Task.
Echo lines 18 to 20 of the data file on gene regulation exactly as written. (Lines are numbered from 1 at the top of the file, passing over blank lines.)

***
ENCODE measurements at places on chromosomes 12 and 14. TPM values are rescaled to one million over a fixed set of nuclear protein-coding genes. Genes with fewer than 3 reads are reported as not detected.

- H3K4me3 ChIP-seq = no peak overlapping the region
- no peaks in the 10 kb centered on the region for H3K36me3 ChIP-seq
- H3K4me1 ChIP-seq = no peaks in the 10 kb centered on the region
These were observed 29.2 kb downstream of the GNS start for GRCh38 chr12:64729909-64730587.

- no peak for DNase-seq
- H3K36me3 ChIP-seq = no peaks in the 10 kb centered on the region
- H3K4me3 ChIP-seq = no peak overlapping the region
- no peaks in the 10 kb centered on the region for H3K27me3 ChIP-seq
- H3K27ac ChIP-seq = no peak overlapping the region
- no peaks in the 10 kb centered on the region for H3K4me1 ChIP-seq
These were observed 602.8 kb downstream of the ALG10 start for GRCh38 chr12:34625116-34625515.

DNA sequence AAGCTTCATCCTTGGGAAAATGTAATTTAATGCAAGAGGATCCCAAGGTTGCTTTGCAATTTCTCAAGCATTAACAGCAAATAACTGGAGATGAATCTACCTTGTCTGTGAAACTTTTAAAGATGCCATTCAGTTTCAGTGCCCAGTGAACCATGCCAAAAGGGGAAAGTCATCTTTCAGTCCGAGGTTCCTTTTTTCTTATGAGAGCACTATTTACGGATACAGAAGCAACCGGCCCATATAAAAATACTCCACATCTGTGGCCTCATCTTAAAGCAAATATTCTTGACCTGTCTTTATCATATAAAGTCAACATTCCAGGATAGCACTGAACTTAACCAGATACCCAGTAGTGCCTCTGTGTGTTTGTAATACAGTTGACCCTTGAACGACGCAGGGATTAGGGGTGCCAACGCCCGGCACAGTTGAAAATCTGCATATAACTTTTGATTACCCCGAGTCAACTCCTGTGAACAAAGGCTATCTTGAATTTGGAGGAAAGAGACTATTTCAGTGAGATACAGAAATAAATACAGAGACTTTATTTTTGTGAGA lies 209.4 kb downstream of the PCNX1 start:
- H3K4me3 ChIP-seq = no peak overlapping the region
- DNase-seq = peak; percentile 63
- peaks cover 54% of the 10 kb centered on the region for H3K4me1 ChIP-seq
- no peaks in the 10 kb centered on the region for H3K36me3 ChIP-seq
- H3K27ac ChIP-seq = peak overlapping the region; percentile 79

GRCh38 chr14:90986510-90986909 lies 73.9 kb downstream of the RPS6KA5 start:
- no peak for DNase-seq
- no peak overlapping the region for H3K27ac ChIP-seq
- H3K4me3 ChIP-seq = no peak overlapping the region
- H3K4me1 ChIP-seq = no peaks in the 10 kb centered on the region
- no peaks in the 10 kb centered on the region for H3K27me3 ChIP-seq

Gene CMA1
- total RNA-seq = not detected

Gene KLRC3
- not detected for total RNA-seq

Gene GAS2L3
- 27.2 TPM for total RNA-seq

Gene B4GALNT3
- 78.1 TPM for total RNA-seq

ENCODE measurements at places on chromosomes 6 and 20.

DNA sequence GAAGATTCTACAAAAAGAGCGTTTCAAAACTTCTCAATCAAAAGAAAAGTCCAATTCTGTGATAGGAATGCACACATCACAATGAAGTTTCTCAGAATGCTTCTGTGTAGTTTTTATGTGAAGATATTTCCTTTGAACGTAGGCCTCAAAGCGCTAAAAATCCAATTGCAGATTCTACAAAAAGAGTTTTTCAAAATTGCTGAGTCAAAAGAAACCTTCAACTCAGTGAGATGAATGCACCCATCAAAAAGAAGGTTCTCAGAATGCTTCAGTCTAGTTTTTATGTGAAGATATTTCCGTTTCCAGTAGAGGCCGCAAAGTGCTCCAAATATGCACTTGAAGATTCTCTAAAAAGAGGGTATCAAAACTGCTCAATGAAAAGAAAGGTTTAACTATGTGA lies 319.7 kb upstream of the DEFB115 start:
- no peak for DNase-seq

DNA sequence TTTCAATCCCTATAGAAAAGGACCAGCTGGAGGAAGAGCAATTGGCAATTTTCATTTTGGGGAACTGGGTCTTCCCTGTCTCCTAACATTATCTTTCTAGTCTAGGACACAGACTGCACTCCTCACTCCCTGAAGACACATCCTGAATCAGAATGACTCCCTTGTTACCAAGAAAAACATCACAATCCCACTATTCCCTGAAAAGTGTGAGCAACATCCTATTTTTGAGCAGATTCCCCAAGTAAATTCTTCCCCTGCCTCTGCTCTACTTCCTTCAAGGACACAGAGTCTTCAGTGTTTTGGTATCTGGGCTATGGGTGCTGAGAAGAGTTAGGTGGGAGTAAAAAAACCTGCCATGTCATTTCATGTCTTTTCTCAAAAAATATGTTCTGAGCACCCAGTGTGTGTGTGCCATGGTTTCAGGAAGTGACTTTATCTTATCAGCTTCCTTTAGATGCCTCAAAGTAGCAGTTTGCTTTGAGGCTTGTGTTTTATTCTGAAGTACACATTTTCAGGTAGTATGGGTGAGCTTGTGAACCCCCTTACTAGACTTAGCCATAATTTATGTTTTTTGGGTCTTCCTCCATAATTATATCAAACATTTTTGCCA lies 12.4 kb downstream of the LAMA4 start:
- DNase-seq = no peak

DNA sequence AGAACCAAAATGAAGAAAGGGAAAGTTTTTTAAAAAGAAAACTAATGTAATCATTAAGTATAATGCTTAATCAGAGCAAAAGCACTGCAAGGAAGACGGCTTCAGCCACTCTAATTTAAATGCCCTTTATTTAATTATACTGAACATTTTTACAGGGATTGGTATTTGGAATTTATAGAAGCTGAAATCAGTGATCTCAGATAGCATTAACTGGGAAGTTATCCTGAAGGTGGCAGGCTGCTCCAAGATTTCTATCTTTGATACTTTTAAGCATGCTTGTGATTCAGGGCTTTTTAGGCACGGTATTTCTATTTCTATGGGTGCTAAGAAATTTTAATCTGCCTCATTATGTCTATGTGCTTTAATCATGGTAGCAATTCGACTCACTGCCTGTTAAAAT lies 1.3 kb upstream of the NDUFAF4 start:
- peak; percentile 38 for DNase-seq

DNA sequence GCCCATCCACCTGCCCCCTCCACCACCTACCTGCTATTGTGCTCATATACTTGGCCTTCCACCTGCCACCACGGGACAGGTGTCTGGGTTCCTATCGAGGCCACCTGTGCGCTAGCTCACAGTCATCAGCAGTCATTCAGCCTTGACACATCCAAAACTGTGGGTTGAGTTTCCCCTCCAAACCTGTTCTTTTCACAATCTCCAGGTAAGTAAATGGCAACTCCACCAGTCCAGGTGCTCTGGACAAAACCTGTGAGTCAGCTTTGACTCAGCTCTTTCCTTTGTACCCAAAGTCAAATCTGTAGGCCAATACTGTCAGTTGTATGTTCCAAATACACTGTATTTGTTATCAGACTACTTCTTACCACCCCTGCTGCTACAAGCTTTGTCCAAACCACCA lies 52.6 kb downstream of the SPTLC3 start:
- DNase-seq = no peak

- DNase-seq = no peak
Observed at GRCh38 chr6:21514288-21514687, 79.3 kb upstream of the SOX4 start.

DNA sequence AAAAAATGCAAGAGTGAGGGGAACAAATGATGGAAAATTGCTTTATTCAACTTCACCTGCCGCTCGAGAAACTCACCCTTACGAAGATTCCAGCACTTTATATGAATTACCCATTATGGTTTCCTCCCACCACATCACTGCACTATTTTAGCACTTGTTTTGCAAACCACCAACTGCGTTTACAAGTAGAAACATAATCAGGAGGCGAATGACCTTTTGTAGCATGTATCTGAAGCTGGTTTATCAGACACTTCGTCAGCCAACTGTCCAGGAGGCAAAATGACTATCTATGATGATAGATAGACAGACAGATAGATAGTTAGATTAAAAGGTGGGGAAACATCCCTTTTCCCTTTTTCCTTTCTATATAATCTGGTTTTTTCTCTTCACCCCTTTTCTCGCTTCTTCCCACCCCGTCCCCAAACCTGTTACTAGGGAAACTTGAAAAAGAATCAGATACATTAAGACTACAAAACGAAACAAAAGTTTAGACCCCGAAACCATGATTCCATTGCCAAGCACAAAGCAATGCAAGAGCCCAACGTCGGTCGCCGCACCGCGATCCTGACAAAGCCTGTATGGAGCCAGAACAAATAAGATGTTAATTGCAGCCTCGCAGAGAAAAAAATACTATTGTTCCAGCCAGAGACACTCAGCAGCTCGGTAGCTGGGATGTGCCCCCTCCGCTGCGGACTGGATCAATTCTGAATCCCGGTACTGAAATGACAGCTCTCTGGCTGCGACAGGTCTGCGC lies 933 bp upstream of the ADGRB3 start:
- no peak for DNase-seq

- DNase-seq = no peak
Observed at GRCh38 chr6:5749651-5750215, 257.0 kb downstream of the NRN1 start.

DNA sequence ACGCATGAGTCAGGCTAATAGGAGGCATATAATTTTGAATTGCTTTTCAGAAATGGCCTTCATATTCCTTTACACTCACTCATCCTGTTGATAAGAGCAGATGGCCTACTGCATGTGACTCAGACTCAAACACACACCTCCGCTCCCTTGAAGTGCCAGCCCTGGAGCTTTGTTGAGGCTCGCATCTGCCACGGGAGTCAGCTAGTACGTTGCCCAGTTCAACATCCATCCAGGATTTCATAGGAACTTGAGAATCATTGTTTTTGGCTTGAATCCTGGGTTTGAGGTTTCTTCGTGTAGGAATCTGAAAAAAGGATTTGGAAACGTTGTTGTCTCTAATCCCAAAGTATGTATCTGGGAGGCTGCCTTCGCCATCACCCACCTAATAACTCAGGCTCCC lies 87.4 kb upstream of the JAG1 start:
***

- H3K27ac ChIP-seq = peak overlapping the region; percentile 79

GRCh38 chr14:90986510-90986909 lies 73.9 kb downstream of the RPS6KA5 start:
- no peak for DNase-seq